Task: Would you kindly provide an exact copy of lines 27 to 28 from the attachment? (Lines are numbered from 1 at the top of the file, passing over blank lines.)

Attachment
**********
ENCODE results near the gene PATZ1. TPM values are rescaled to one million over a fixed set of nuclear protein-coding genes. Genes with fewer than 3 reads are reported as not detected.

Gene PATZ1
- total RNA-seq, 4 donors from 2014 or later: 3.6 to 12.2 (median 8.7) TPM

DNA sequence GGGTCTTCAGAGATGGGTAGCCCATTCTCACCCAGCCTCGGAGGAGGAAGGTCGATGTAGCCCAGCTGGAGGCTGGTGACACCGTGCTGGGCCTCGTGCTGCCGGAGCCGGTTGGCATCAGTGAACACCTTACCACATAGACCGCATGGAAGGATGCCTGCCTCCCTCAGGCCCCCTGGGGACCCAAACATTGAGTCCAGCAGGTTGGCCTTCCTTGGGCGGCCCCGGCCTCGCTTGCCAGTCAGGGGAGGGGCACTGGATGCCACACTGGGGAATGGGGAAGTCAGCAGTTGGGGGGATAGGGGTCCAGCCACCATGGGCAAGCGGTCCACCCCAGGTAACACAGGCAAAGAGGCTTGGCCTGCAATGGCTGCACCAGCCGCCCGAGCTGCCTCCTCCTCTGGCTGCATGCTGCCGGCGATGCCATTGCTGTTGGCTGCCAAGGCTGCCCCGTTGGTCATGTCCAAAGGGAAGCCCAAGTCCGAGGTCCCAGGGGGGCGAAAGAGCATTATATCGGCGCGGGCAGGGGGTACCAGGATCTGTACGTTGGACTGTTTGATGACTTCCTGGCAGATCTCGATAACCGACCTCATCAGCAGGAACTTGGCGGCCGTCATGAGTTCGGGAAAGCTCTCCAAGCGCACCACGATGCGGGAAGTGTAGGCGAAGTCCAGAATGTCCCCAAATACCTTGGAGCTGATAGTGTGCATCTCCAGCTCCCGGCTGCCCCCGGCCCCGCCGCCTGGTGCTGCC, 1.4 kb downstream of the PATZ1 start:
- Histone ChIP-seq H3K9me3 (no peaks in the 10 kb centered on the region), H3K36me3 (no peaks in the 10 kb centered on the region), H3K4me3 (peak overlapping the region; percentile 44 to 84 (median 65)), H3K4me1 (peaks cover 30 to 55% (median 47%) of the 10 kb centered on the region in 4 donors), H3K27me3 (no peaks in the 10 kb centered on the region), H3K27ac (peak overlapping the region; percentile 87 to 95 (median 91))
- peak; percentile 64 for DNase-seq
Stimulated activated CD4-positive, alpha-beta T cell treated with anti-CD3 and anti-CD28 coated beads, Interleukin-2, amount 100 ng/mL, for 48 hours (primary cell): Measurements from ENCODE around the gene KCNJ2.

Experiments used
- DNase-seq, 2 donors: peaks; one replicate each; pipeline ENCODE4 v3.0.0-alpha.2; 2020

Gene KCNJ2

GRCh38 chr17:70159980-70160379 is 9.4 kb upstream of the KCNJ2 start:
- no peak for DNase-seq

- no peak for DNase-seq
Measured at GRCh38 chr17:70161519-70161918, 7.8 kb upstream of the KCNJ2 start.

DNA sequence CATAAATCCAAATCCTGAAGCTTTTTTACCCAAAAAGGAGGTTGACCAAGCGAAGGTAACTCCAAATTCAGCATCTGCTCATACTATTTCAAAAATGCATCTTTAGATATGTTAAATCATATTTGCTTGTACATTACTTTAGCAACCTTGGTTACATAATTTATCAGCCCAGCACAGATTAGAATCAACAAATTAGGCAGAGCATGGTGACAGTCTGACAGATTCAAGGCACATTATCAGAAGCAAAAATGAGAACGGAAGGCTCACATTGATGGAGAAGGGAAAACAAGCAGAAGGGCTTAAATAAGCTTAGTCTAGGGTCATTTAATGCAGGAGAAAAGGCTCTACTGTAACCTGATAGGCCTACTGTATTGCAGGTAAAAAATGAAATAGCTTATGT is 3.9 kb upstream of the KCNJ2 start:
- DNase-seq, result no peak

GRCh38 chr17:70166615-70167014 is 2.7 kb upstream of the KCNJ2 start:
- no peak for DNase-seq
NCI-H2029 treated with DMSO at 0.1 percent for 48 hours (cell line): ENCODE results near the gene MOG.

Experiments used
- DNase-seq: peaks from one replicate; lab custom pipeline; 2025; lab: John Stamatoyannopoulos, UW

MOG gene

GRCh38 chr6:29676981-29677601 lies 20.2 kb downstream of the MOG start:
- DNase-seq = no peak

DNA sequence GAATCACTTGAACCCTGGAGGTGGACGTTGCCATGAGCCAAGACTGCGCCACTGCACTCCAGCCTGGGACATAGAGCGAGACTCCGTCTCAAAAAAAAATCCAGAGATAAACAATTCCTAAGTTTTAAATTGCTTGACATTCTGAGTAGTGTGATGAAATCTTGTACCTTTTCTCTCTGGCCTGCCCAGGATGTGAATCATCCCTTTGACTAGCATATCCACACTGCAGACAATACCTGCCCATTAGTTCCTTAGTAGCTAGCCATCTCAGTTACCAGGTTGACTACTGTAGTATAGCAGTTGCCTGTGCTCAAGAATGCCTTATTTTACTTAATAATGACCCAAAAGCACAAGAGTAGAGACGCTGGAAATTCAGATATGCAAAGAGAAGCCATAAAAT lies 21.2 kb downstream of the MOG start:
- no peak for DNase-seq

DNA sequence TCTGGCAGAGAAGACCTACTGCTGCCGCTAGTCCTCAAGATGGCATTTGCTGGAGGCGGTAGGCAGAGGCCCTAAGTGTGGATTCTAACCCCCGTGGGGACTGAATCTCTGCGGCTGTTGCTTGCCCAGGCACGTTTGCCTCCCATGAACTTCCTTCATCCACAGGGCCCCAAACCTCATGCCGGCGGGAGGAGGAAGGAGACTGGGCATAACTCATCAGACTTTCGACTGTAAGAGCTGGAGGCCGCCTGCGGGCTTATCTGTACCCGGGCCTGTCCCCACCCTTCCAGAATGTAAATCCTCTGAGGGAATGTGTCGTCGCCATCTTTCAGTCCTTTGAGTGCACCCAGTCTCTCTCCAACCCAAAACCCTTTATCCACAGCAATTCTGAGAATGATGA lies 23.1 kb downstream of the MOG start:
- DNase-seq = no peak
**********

DNA sequence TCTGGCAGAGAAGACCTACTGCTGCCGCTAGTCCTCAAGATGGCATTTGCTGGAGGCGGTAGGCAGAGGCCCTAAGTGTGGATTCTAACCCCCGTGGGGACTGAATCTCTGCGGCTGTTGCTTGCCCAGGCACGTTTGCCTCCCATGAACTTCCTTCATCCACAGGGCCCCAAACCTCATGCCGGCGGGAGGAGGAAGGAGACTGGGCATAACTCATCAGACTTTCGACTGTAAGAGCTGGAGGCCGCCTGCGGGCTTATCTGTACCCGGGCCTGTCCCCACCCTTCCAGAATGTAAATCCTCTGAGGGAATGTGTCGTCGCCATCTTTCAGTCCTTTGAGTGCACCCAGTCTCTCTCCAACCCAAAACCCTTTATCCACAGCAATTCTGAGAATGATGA lies 23.1 kb downstream of the MOG start:
- DNase-seq = no peak